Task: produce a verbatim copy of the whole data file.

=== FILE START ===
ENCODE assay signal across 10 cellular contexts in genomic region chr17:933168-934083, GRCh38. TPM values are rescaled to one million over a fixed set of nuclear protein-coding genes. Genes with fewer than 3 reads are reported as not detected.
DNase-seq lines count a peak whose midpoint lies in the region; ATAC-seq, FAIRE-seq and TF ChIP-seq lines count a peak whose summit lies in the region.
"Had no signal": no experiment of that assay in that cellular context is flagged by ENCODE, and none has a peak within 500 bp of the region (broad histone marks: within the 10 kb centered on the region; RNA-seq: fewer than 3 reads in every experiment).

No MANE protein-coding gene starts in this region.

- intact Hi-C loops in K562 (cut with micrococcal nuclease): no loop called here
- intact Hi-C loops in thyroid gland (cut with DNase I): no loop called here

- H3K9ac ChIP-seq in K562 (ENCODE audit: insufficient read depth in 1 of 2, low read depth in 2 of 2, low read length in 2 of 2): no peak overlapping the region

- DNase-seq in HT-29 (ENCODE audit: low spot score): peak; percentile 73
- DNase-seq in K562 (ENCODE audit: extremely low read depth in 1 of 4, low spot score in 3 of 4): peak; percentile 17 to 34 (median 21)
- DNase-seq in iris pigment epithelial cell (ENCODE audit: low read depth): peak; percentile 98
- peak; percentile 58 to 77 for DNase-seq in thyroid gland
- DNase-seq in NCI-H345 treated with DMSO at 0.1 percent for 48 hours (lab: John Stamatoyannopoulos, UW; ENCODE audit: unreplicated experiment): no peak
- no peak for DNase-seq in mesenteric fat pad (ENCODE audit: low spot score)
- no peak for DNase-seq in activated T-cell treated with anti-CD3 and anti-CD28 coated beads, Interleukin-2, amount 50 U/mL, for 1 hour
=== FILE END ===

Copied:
ENCODE assay signal across 10 cellular contexts in genomic region chr17:933168-934083, GRCh38. TPM values are rescaled to one million over a fixed set of nuclear protein-coding genes. Genes with fewer than 3 reads are reported as not detected.
DNase-seq lines count a peak whose midpoint lies in the region; ATAC-seq, FAIRE-seq and TF ChIP-seq lines count a peak whose summit lies in the region.
"Had no signal": no experiment of that assay in that cellular context is flagged by ENCODE, and none has a peak within 500 bp of the region (broad histone marks: within the 10 kb centered on the region; RNA-seq: fewer than 3 reads in every experiment).

No MANE protein-coding gene starts in this region.

- intact Hi-C loops in K562 (cut with micrococcal nuclease): no loop called here
- intact Hi-C loops in thyroid gland (cut with DNase I): no loop called here

- H3K9ac ChIP-seq in K562 (ENCODE audit: insufficient read depth in 1 of 2, low read depth in 2 of 2, low read length in 2 of 2): no peak overlapping the region

- DNase-seq in HT-29 (ENCODE audit: low spot score): peak; percentile 73
- DNase-seq in K562 (ENCODE audit: extremely low read depth in 1 of 4, low spot score in 3 of 4): peak; percentile 17 to 34 (median 21)
- DNase-seq in iris pigment epithelial cell (ENCODE audit: low read depth): peak; percentile 98
- peak; percentile 58 to 77 for DNase-seq in thyroid gland
- DNase-seq in NCI-H345 treated with DMSO at 0.1 percent for 48 hours (lab: John Stamatoyannopoulos, UW; ENCODE audit: unreplicated experiment): no peak
- no peak for DNase-seq in mesenteric fat pad (ENCODE audit: low spot score)
- no peak for DNase-seq in activated T-cell treated with anti-CD3 and anti-CD28 coated beads, Interleukin-2, amount 50 U/mL, for 1 hour